AB - Focal adhesion kinase (FAK) and paxillin are functionally linked hormonal- and mechano-sensitive proteins. We aimed to describe paxillin’s subcellular distribution using widefield and confocal immunofluorescence microscopy and test the hypothesis that FAK and paxillin colocalise in human skeletal muscle and its associated microvasculature. Percutaneous muscle biopsies were collected from the m. vastus lateralis of seven healthy males, and 5-μm cryosections were stained with anti-paxillin co-incubated with anti-dystrophin to identify the sarcolemma, anti-myosin heavy chain type I for fibre-type differentiation, anti-dihydropyridine receptor to identify T-tubules, lectin UEA-I to identify the endothelium of microvessels and anti-α-smooth muscle actin to identify vascular smooth muscle cells (VSMC). Colocalisation of anti-paxillin with anti-dystrophin or anti-FAK was quantified using Pearson’s correlation coefficient on confocal microscopy images. Paxillin was primarily present in (sub)sarcolemmal regions of skeletal muscle fibres where it colocalised with dystrophin (r = 0.414 ± 0.026). The (sub)sarcolemmal paxillin immunofluorescence intensity was ~2.4-fold higher than in sarcoplasmic regions (P < 0.001) with sarcoplasmic paxillin immunofluorescence intensity ~10 % higher in type I than in type II fibres (P < 0.01). In some longitudinally orientated fibres, paxillin formed striations that corresponded to the I-band region. Paxillin immunostaining was highest in endothelial and VSMC and distributed heterogeneously in both cell types. FAK and paxillin colocalised at (sub)sarcolemmal regions and within the microvasculature (r = 0.367 ± 0.036). The first images of paxillin in human skeletal muscle suggest paxillin is present in (sub)sarcolemmal and I-band regions of muscle fibres and within the microvascular endothelium and VSMC. Colocalisation of FAK and paxillin supports their suggested role in hormonal and mechano-sensitive signalling.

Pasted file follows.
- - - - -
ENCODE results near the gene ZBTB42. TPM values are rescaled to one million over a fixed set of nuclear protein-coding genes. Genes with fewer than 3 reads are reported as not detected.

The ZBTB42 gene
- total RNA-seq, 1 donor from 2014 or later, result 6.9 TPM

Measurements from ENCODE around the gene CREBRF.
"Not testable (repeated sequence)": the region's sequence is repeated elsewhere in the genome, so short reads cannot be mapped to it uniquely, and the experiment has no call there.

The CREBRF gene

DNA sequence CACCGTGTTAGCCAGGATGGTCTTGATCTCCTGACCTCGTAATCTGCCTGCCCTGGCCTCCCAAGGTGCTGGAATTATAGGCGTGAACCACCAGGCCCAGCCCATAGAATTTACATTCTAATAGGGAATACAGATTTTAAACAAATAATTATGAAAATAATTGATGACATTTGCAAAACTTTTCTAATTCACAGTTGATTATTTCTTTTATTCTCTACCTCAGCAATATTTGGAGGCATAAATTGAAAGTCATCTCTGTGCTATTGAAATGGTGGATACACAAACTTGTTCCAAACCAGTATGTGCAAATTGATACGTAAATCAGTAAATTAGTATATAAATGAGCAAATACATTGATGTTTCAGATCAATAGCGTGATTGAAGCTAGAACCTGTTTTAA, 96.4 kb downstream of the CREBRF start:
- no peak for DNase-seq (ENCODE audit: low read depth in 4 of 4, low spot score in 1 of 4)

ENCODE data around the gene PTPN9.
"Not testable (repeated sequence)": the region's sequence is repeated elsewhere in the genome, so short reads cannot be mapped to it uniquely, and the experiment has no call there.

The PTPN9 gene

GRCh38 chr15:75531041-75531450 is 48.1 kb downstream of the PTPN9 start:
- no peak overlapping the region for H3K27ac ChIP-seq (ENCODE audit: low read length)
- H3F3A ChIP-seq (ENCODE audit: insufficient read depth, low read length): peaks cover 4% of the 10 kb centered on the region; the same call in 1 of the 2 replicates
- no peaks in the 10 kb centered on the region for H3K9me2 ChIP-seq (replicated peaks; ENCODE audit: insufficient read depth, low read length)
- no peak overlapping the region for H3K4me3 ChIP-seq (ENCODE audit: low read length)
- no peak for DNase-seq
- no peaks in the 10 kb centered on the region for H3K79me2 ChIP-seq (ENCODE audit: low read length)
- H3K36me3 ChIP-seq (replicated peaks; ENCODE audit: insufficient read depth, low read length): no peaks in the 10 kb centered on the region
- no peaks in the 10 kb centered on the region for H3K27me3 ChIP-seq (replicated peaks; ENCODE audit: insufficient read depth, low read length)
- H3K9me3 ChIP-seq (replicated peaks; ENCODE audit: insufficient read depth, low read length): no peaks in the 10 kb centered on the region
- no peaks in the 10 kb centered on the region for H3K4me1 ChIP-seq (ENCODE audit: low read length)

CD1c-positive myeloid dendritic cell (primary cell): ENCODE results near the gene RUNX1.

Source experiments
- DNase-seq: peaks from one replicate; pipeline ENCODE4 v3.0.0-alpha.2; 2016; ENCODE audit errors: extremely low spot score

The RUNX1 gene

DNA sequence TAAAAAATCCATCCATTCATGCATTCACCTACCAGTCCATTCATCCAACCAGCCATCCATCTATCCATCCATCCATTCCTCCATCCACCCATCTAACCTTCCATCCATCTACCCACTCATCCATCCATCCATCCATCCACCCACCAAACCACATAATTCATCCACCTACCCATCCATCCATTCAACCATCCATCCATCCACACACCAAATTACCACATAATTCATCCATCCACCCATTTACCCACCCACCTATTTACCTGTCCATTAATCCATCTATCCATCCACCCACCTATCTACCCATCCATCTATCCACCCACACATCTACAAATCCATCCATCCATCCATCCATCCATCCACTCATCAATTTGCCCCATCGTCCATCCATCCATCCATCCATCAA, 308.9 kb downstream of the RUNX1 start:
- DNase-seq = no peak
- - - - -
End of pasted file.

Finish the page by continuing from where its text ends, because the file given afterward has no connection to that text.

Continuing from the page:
KW - Focal adhesion

KW - Costamere

KW - Mechanotransduction

KW - Sarcolemma

KW - Endothelium

KW - Vascular

U2 - 10.1007/s00418-014-1212-3

DO - 10.1007/s00418-014-1212-3

M3 - Article

VL - 142

SP - 245

EP - 256

JO - Histochemistry and Cell Biology

JF - Histochemistry and Cell Biology

SN - 0948-6143

IS - 3

ER -